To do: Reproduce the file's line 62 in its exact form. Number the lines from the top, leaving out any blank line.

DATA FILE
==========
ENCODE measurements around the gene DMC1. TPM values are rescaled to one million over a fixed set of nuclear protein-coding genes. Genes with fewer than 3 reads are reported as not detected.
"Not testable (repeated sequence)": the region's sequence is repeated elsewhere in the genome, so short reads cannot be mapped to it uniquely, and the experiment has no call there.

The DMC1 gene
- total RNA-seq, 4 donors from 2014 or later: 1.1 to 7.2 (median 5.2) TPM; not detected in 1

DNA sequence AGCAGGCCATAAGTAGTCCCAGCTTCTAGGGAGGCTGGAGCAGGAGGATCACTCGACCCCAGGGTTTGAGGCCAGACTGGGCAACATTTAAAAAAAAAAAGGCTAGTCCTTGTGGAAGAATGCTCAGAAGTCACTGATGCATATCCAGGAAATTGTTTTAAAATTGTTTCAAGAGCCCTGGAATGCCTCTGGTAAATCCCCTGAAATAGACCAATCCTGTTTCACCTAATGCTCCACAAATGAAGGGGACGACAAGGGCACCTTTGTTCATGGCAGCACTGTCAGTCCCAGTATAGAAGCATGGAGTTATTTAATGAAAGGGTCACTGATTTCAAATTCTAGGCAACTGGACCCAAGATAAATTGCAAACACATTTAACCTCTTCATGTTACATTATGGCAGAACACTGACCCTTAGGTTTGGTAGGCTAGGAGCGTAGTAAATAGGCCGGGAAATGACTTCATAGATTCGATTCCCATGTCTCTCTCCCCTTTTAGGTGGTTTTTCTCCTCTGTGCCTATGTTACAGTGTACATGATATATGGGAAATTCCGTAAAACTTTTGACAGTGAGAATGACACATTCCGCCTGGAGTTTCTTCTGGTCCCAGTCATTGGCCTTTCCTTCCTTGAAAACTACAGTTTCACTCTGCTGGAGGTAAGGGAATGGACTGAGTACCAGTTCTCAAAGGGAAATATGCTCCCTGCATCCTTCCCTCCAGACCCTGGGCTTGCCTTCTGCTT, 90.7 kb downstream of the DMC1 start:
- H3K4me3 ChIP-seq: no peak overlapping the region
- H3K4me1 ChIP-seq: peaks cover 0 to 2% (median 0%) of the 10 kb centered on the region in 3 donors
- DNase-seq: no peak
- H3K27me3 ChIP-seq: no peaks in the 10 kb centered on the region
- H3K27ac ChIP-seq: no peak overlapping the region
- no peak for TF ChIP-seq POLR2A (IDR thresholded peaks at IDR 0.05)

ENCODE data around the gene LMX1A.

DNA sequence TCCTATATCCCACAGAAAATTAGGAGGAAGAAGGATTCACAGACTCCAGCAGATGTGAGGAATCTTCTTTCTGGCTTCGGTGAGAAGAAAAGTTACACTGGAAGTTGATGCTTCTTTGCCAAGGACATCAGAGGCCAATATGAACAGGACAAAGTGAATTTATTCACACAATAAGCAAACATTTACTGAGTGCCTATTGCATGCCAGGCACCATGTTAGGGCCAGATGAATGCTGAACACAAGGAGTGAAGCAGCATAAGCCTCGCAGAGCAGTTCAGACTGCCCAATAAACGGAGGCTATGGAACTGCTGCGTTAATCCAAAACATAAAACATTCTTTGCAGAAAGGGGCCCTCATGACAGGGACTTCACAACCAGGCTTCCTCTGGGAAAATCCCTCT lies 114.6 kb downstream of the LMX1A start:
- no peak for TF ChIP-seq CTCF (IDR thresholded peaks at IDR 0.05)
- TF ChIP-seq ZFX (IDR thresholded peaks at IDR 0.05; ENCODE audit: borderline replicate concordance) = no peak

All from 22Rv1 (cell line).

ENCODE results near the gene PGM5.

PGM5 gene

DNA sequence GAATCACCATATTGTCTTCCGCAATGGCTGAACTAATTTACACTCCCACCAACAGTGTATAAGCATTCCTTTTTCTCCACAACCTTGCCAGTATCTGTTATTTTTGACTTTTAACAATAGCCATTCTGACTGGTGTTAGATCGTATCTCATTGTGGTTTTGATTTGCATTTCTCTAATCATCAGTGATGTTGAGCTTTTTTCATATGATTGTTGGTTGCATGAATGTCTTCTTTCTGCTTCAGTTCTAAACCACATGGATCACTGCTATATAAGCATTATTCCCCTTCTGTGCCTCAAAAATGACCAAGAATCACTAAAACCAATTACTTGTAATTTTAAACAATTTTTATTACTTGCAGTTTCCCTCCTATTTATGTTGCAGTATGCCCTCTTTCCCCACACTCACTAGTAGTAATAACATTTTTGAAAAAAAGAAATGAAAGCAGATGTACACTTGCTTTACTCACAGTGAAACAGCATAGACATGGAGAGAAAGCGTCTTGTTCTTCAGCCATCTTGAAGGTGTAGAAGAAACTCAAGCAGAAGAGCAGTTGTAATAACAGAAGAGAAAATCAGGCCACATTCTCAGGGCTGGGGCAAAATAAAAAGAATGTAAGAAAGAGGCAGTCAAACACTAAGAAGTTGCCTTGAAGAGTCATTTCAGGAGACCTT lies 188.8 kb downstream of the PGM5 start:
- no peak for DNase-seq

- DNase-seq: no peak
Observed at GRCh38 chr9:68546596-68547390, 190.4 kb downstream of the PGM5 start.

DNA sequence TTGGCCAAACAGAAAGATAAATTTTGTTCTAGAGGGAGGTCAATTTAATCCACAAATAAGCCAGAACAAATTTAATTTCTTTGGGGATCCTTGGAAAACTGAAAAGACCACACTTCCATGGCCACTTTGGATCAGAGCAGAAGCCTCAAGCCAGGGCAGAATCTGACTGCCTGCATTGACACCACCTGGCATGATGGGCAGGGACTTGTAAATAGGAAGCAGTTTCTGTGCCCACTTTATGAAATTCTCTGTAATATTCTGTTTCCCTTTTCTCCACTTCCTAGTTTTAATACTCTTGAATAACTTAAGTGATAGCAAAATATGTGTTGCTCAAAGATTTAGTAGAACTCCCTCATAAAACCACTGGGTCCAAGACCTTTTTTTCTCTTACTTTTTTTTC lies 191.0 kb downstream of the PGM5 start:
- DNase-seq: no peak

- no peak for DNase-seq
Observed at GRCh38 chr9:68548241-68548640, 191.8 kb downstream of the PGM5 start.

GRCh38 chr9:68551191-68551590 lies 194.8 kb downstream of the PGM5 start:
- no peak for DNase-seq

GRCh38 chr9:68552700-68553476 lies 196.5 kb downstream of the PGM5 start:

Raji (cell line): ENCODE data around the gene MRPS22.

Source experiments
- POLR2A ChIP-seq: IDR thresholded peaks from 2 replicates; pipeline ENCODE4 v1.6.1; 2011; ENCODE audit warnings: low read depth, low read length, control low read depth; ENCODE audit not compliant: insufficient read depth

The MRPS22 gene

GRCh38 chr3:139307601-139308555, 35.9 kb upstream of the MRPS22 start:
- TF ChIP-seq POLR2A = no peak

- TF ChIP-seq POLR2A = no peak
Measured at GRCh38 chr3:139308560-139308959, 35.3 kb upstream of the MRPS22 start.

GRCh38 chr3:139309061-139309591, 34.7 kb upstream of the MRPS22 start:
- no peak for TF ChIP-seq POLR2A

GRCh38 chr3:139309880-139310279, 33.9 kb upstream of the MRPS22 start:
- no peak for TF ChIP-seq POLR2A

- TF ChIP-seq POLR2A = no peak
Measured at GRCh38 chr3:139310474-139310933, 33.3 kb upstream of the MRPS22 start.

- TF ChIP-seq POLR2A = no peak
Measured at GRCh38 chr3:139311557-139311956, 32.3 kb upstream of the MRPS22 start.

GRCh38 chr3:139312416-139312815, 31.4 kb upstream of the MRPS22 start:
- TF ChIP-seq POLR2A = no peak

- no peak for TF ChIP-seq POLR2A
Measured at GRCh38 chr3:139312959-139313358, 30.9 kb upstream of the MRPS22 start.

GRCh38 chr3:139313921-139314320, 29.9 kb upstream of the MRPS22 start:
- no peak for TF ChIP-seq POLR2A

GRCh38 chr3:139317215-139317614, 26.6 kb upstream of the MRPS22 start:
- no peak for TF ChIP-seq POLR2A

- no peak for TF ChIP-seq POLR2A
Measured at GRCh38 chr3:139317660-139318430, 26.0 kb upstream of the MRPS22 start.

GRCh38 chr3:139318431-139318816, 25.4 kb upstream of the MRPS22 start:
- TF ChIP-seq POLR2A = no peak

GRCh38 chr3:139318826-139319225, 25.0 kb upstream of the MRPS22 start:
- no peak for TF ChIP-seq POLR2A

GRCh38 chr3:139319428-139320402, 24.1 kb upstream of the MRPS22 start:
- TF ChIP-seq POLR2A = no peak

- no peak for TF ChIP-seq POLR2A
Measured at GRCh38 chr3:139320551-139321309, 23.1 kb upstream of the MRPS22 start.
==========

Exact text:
- no peak for TF ChIP-seq POLR2A